Wood rat couldn’t cut the mustard when it came to climbing down a vertical quarter-inch cord. But could he walk across the same cord if it were horizontal? I pulled a quarter-inch cord taut like a tight rope, and repaired the vertical cord that he had almost chewed through. The next morning the vertical cord was dangling and the bait cup was gone. The pictures tell the rest of the story.
He had fed intermittently for a half hour, and cut the bait free in less than a half minute. I revised my thinking. Making the first cut beneath the food wasn’t so dumb after all. If he cut the rope above the bait it could drop into a thicket below, and that would mean a lot more work. Better to cut it free and haul it home in one set of actions.
There was no sign of the cap that held the peanut butter. He must have cached it in his nest for bedtime snacking. I repaired the set up, and the next night was a repeat performance.
Now that wood rat was a habitual visitor, I expected he would go to any length to reach the reward. So I replaced the 1/4" cord with a 1/8th" nylon cord. I figured a really good climber would hang-crawl along the string to reach the feeding station.
Wood rat would have no part of it. On the next two nights he visited the access route as many as 8 times a night, but would stop where the 1/4" line was knotted to the 1/8" line. There he would look longingly in the direction of the bait. It seemed that wood rat wouldn't walk the line if it was less than a quarter-inch thick.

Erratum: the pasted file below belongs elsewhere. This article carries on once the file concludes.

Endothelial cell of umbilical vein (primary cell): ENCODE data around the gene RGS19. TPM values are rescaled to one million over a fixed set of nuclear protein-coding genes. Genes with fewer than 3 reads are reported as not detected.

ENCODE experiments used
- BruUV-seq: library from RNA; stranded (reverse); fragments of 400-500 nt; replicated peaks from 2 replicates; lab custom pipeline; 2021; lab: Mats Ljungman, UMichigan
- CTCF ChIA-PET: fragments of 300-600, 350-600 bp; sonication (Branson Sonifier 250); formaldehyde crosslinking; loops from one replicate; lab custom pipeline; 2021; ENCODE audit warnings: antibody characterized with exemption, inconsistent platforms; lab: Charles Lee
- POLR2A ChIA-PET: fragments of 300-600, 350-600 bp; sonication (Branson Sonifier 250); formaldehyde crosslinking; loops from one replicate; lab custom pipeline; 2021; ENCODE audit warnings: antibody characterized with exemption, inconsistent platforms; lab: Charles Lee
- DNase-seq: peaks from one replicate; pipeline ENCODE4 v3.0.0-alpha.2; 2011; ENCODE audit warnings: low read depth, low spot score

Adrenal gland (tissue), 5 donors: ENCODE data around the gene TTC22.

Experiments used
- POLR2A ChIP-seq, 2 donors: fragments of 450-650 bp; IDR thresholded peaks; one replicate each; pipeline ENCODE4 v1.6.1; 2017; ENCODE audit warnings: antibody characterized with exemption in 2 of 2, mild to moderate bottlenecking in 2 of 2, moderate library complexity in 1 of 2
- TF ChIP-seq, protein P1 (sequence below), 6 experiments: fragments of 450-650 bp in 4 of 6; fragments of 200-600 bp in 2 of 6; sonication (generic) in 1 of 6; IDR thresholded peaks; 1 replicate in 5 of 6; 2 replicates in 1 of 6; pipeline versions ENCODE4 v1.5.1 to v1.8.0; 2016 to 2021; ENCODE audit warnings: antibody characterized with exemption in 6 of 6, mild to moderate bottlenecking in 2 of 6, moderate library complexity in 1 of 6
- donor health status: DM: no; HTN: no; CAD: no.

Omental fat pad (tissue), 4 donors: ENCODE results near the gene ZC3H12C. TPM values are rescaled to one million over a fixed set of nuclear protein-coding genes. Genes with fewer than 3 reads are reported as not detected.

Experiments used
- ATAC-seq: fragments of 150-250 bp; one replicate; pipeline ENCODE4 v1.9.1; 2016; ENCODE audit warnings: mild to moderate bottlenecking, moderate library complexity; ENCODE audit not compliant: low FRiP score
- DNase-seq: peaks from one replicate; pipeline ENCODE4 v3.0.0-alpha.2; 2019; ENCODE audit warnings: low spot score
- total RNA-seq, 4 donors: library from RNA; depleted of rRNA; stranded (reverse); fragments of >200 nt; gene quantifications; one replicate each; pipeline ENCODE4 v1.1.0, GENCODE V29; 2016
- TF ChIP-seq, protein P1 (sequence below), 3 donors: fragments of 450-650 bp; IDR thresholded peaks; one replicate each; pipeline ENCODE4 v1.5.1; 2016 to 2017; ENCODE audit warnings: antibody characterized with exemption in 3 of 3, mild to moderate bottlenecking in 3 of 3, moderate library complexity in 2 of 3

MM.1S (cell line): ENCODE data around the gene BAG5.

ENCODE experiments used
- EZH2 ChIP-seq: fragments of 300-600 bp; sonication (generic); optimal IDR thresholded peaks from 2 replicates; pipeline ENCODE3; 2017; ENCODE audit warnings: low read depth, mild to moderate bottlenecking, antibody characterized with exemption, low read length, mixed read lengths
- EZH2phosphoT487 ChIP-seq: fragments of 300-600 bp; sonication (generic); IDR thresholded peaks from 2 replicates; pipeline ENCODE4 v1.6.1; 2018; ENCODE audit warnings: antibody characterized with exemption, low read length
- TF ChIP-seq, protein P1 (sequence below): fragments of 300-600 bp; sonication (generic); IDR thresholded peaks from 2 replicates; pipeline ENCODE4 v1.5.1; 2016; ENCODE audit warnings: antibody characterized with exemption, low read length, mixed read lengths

So far, so good. But now I wondered . . . was wood rat capable of "chimney stemming", — that’s what rock climbers do when they brace themselves and "inchworm" between two parallel walls. I wired a 26" length of 2" PVC pipe, the chimney, between an overhead branch and the platform. The only way he could reach peanut-butter-land, I thought, was to go down the tube. I set one camera trap to monitor the tube entrance, and another to monitor the bait station below.
He visited the bait station for two nights, and I assumed that he was chimney stemming.
But a little knowledge can be dangerous. The picture of the hind-foot hooked over the twig showed that he can't rotate his ankles and cling like a squirrel. Therefore, I thought he was testing it in this picture. He couldn't possibly go down the outside of the tube head-first. He had to be going down inside the tube.
A simple test could prove it. I stuffed an old sock--yes it was clean--into the entrance of the tube, predicting that he would either pull it out and proceed down the tube as usual, or have to forego dining at the bait station.
When I looked at the pictures the next morning, I realized the rodent had tricked me.
He didn't remove the sock, but there he was on the platform eating the peanut butter. Damn! My design was flawed. I had allowed him two options--go up the post or come down the tube. Not good experimental design. My early assumption that he couldn't climb the 3/4" aluminum post had been wrong. Now I was wondering if he ever came down the tube at all--inside or outside.
So I removed the tube to see if he could climb the post.
Surprise! The next morning's pictures showed the rat on the platform.
He could have gotten there only by jumping, levitating, or shimmying up the post. There were no climbing action shots, but there was this picture of him on the verge of descending with a mouthful of peanut butter. I had the feeling I was finally getting closer to the truth.
If you think you can bear any more of this, stay tuned for the final episode.